Potential participants identified by either of these strategies received, on contact, an information sheet outlining the nature and importance of the study, and were asked for contact details. The information sheet explicitly stated which intervention the potential participant would receive on providing consent to join the study. This method of randomising clusters prior to identifying participants has been shown to result in potential recruitment bias , and extra efforts, such as demonstrations by health workers and public meetings at the health centres were made to ensure that acceptance rates in the four study arms were comparable.
Potential participants were then contacted by telephone, or in person, by a member of the project field staff a minimum of two days after receiving the information sheets. If the potential participant expressed an interest in the study, they were asked if they were ambulatory (being able to walk independently and thus complete the physical assessment required for the exercise intervention), if they had sought medical advice due to unexplained weight loss of greater than 3 kg in the past three months (which may suggest an underlying pathology), or if they intended to move house (to a different health centre catchment area) within the next three months. Individuals who report that they were non-ambulatory, and/or had sought medical advice due to unexplained weight loss, and/or intended to move within the next three months were not invited to take part in the study and were thanked for their time and co-operation.
Remaining potential participants were invited to attend an appointment at a local community centre. Individuals who were unable to attend the appointment at the community centre but remained interested in the study were visited at their homes by a member of the project field staff. Potential participants were assured (as stated on the information sheet) that if they did not wish to take part in the study, it would not prejudice the quality of health care provision from their health centre. In addition, potential participants on health centre registries were invited to informal group meetings to receive information about the study.
At the baseline appointment (approximately one week later), potential participants were provided with detailed information sheets and fully informed by the project field staff about the nature and relevance of the trial, and exactly what will be involved if they agreed to take part. Potential participants were then asked to give consent to undergo a brief cognitive screen, a short version of the Mini Mental State Examination (MMSE). The MMSE is an easy to administer test that has been widely validated as a screen for dementia , and was used to exclude participants with low cognitive status. Participants with an MMSE short-version score of less than 13 (out of a maximum of 19), suggesting possible cognitive impairment, were further assessed using the 11-item Pfeffer screen . Potential participants scoring six or greater in the Pfeffer screen were not included in the study, as a short-form MMSE score of less than 13 combined with a Pfeffer screen score of six or greater has been validated in Chile as a marker for possible dementia in adults . Individuals with an MMSE short version score below 13 and a Pfeffer screen score of 6 or greater were thanked for their time and co-operation.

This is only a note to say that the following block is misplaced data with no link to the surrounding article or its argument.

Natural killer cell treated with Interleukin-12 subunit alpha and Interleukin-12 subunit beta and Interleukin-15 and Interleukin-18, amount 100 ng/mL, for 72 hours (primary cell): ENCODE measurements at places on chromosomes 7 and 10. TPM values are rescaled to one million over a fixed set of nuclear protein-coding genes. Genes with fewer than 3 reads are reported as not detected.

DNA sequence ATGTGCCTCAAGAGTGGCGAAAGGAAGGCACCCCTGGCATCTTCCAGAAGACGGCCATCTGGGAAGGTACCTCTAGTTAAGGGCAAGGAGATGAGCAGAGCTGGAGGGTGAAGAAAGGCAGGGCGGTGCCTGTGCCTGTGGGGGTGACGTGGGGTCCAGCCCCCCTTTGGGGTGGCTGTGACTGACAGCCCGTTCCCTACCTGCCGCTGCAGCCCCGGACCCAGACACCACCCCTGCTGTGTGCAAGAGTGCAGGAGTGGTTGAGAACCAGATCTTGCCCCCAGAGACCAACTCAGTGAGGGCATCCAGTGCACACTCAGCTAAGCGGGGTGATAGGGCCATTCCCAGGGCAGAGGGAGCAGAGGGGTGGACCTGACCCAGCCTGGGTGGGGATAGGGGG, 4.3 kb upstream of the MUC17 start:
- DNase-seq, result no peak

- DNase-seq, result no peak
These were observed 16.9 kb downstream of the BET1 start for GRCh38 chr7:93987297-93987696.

Potential participants who were not excluded for possible dementia were invited to consent to take part in the study. Individuals unwilling to participate further were thanked for their time and co-operation. Individuals giving informed consent were enrolled in the trial.
All consenting participants were then first assessed by completing questionnaires in their local community centre or their homes. They were then invited to attend a local community centre where they underwent anthropometric assessment, blood pressure measurement and two brief mobility tests (see Data Collection). The baseline assessment took approximately 90 minutes to complete and the anthropometric assessment, blood pressure measurement and mobility tests took approximately 30 minutes to complete for participants from the original 20 clusters. It took approximately 45 minutes to collect the limited data required for the pneumonia outcome in the additional eight clusters. At this time, participants were informed about health care provision at their local health centre and the potential benefits of registration with the National Health Service. Participants were given contact details for the study manager, and thanked for their time and co-operation.